Developed and produced drawing on the state of the art
Motorservice always supplies pistons complete with piston rings, piston pins and the associated piston pin circlips. These expertly coordinated components make ordering easier for you.
Aluminium pistons are light and have ideal thermal conductivity properties. They feature integral reinforcement parts, such as cast iron ring carriers, steel parts for defined thermal expansion or ceramic fibre reinforcements of aluminium oxide, depending on the intended application.
Articulated pistons are used in the construction of utility vehicle diesel engines when conditions are too harsh for aluminium pistons. They consist of a steel upper section and an aluminium piston skirt. Both these parts are connected with friction-locking by the piston pin. Compared with aluminium pistons, articulated pistons boast higher strength in the steel upper section. This makes them more resistant to high pressures and temperatures.
Steel pistons (monobloc)
Steel pistons are forged from highly heat-resistant steel with high stress endurance. They withstand high ignition pressures, even at maximum temperatures. They are therefore used in heavy-duty diesel engines in utility vehicles and passenger cars, where they ensure maximum service life and superior reliability. Working in co-operation with various American and European engine manufacturers, Kolbenschmidt has successfully developed steel pistons for utility vehicles and passenger cars in recent years.
These aluminium pistons are used in piston compressors to generate compressed air in utility vehicles. They are subject to a lower thermal load than engine pistons, as they are not exposed to combustion.
Whether it's special coatings such as LofriKS®, NanofriKS® or graphite coatings or special piston pin bores (Hi-SpeKS®) to increase wear resistance and durability – Kolbenschmidt is a leader in cutting-edge technology for piston development.
Technical names and names on the piston
|1 Ø bowl|
|2 Piston crown|
|3 Combustion chamber (bowl)|
|4 Piston crown edge|
|5 Piston top land|
|6 Compression ring groove|
|7 Ring land|
|8 Groove base|
|9 Recessed ring land|
|10 Groove sides|
|11 Oil scraper ring groove|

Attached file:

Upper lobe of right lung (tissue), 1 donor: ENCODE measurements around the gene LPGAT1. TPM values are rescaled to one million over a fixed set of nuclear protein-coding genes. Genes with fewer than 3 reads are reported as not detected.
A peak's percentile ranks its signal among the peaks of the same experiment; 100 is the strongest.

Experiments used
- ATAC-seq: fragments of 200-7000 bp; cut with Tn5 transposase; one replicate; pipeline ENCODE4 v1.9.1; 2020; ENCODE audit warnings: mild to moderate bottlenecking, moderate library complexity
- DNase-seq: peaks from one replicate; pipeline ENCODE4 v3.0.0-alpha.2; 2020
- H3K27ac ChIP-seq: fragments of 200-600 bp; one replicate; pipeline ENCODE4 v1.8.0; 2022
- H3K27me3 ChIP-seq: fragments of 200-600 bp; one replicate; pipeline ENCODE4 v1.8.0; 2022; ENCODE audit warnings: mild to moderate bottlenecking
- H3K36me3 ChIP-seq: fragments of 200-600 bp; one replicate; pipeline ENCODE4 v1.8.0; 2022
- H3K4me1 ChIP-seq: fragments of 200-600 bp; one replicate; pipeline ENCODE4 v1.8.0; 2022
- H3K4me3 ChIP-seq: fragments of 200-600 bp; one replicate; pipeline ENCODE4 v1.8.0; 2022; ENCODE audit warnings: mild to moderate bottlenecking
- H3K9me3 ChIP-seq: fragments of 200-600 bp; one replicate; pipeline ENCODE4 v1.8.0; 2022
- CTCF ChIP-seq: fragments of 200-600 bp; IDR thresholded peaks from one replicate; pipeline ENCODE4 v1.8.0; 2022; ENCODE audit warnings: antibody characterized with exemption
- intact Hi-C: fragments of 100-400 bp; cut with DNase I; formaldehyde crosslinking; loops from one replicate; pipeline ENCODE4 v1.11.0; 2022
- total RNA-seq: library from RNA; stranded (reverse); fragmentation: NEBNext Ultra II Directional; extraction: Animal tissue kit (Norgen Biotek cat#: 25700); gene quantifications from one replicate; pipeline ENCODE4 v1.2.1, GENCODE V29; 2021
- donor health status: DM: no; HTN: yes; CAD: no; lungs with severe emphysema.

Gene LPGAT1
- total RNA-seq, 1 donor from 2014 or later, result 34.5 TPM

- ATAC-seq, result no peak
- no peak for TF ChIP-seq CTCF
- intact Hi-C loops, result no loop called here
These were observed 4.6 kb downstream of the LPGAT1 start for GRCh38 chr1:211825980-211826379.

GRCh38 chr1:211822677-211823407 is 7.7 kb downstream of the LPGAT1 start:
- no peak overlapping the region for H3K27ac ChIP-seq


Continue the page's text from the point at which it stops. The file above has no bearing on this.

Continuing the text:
|12 Oil return bore|
|13 Piston pin boss|
|14 Retention for groove distance|
|15 Groove for retainer ring|
|16 Piston boss distance|
|17 Piston boss distance|
|18 Stepped edge|
|19 Piston diameter 90 °C against the piston pin bore|
|20 Piston pin bore|
|21 Bowl depth|
|23 Ring zone|
|24 Piston compression height|
|25 Piston length|
|26 Oil cooler duct|
|27 Ring carrier|
|28 Bolt bush|
|29 Ø measuring window|
|30 Crown camber|
Gap Dimension and Top Dead Centre
The gap dimension (B) is the protrusion or recess of the piston in the top dead centre in relation to the sealing face of the cylinder block. The thickness of the cylinder head gasket and a possible recess in the cylinder head are taken into account for measuring. This dimension is also known as “lead dimension”.
Piston protrusion or piston recess dimension in top dead centre for different engine versions
Below the dimension C, the protrusion (marked by + ) or the recess (marked by - ) of the piston in the top dead centre is to be understood in relation to the cylinder block sealing face. The seal thickness or geometrical shapes of the cylinder head are not taken into account.
For engines with wet cylinder liner, the protrusion or recess of the piston is also measured in relation to the cylinder block face. A protrusion of the cylinder liner or an existing land edge is not taken into account.
For air-cooled cylinders, dimension C refers to the distance between piston crown and the seat of the cylinder head on the air cooled cylinder.
For setting the piston protrusion, pistons with reduced compression height are also available in addition to the standard pistons.
For pistons the crown for setting the piston protrusion must not be turned off.